of a long time land mark of the Capital.
J. B. Wilson's new three story business
block, Main street, is one of the most at
tractive structures reared in the city the
The foundation walls of the First Na
tional Bank building, corner of Main and
Grand streets, are going up in substantial
form. Assistant Cashier Kleinschmidt has
direction of the work.
The one story building of A. J. David
son, on Main street, below Broadway, has
been wholly razed to the ground, prepara
tory to the erection in its place of a mod
ern three floor block of the best design.
The building of Chas. Lehman, on Clore
street, for mercantile * urposes, is progress
ing rapidly. It is admirably planned and
in its completed state will be an archi
tectural adornment to that part of the city.
Rodney street, below the intersection of
Broadway, boasts of important building
accessions in the handsome flats in course
of erection by Ross Deegan and Crounse
The third story of the new court house
is pushing ahead as rapidly as the aborate
ness of the work will permit. The public
is just beginning to appreciate the gran
dear of its architecture and the exquisite
symmetry and beauty of its design. Com
pleted, it will be one of the largest and by
all odds the handsomest public structure in
Upper Missouri Navigation.
Benton advices report a receding stage
of water, arriving boats being obliged to
"double trip it" in older to laud their car
goes at Headwaters. The steamer Judith,
which reached her port of destination from
Bismarck yesterday, lightened up to the
extent ot 100 tons below Benton. Down
river shipments, it is believed, are no' im
mediately menaced, although the excep
tional "dry spell" in the mountains is
lowering the river mach earlier and more
rapidly than nsnal. Other boats, it is ex
pected, will get through to Benton from
below, bnt with divided cargoes, involving
doable trips, in the upper river section.
The wool clip of Montana finds its natural
outlet by the Missouri, and it is a matter
of no small anxiety that the cargoes in
store and accumulating at Benton are
moved as quick as possible. One thing is
apparent : The steamer men are less scar
ed than the shippers. For the Benton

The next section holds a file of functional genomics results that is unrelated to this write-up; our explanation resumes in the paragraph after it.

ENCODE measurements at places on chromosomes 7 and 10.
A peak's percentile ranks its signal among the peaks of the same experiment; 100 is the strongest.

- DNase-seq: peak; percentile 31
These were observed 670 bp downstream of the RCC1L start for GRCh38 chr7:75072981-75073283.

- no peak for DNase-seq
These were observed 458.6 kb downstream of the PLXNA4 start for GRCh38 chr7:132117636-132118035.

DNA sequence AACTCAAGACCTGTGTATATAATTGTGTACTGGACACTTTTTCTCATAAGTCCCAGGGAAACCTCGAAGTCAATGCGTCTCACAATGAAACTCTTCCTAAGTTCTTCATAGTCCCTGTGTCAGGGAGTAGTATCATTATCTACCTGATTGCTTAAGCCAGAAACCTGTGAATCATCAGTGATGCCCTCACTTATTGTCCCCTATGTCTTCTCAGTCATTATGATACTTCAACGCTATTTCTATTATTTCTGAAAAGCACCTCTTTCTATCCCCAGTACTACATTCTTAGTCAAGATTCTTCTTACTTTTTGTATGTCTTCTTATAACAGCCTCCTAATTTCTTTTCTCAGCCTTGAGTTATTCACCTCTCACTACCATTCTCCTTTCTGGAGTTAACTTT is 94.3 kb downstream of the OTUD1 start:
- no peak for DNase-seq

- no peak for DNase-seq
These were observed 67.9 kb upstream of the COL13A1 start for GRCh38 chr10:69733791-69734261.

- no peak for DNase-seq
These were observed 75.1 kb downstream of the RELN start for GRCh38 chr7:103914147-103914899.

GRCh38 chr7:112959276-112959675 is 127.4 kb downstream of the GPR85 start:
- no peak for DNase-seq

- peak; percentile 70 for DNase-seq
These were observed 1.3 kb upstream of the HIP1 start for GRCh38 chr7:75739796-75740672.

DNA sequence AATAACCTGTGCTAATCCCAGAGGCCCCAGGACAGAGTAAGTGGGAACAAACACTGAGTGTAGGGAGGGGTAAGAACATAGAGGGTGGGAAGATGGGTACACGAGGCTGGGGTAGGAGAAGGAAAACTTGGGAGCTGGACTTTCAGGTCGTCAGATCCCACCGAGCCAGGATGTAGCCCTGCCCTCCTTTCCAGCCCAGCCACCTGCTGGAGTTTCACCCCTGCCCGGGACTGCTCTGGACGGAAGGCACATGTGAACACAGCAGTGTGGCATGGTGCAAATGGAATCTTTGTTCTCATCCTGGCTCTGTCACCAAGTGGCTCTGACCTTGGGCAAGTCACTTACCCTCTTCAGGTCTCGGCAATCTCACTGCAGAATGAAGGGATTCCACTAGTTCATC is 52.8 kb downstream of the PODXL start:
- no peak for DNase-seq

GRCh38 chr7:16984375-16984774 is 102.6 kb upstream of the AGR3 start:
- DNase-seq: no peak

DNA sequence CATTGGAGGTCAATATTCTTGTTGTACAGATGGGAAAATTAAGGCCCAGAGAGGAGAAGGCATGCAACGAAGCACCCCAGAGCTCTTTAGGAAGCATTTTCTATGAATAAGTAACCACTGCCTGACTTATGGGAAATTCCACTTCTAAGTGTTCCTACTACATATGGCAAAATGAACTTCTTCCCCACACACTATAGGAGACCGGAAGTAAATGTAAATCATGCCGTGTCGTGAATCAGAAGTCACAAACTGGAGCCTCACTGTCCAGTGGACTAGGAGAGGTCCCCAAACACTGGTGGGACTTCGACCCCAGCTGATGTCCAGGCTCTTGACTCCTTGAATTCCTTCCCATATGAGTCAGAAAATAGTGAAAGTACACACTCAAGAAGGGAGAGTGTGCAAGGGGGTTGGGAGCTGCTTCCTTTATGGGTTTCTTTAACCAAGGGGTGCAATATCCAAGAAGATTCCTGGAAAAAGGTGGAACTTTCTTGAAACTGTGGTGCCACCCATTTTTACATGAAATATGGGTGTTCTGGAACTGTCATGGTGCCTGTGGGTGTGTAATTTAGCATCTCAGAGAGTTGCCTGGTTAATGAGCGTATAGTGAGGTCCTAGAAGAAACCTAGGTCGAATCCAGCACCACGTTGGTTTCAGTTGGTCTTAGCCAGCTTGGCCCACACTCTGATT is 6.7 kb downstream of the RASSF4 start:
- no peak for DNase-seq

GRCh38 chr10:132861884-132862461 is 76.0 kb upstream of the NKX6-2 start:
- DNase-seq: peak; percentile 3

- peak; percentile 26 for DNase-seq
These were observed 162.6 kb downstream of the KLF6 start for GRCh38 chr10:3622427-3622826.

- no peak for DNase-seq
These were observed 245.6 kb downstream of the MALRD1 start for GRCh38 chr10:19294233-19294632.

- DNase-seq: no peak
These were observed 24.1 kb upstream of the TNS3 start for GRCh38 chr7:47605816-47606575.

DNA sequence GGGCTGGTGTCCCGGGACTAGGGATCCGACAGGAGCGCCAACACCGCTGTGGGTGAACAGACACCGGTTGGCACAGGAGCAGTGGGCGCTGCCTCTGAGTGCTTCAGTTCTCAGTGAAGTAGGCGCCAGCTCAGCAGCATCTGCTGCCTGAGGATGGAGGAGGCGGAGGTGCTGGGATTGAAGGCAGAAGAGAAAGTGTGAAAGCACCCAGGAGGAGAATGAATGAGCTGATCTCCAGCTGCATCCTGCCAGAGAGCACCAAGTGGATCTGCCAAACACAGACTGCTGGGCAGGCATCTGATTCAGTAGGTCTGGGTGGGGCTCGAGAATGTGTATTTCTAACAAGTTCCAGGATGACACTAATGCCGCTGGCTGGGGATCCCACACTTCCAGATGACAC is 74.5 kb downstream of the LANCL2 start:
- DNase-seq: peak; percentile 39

boats it is claimed they can navigate on a
dew of ordinary moisture.
UNIVERSITY OF NOTRE DAME, INDIANA,
The 9th session will commence September 2d. Spacious and elegant buildings—10 in number—afford ample accommodations for .VO resident
i students, divided Into three Departments of Schools. The Faculty comprises 40 members qualified to teach all the branches of the Classical, Scientific
and Commercial Courses, together with Law, Medicine, Music, Civil Engineering, and the Fine Arts. Photography, Telegraphy ami Typewriting
are taught by competent instructors. In the PREPARATORY DEPARTMENT students of every grade are given the best menu.- to picpare for the
Collegiate or Commercial Courses. The MINIM DEPARTMENT, for children under 13, is distinct from the other departments, with separate build
ings, grounds, etc. This'department is unique, and from the Sisters in charge receives all the care and attention required by the tender age of the
J pupils. For catalogue, giving full information and terms, address
Bev. J. A. ZAHM, C. S. C.,
"The Albany", Denver, Colorado.
THE PRESIDENT'S PARTY.
Robert Harris, of the Northern Pa
cific, and Accompanying Friends.
Yesterday afternoon the special train
bearing the party of l'resident Robert
Harris, of the Northern Pacific, arrived in
Helena from the West and was sidetracked
at the depot. The train contained two
special cars, the Montana and the Misha
waukee, the former belonging to President
Harris and the latter to General Anderson,
the chief engineer of the road. The party
were met at the depot by friends from the
city and were driven about for some time,
finally all congregating at the residence of
Col. W. F. Sanders, where they were enter
tained at dinner by Colonel and Mrs. San
ders. The personnel of the party is as fol
lows : Mr. and Mrs. Robert Harris, Mrs.
Bartlett and Miss Bartlett, the formera
sister of Mr. Harris, Miss Duncan, a sister
of Mrs. Harris, Miss Haines, Mrs. Harris'
cousin, Mr. and Mrs. J. \. Scammon and
Mr. W. E. Ogden, of Chicago, General Adna
Anderson, Elwood E. Thorne, Cbas. A.
Miller and H. E. Wadsworth.
Passing through Helena over two weeks
ago from the East the party went west
over the line of the road to Puget Sound.
They are all enjoying their trip through
the Northwest, and express themselves
particularly pleased with Montana and
especially with Helena, our own beautiful
This morning the party left on the regu
lar train for the National Park and the
East. Limited time and many appoint
ments to be filled before ending their
journey prevent their remaining longer
in this city, although many of them ex
pressed a wish to make a more protracted
stay in Montana's Capital.
A BLAINE MAN AMONG THEM.
Mr. Elwood E. Thorne, of New York,
was mentioned as a member of President
Harris' party. One of the Herald's re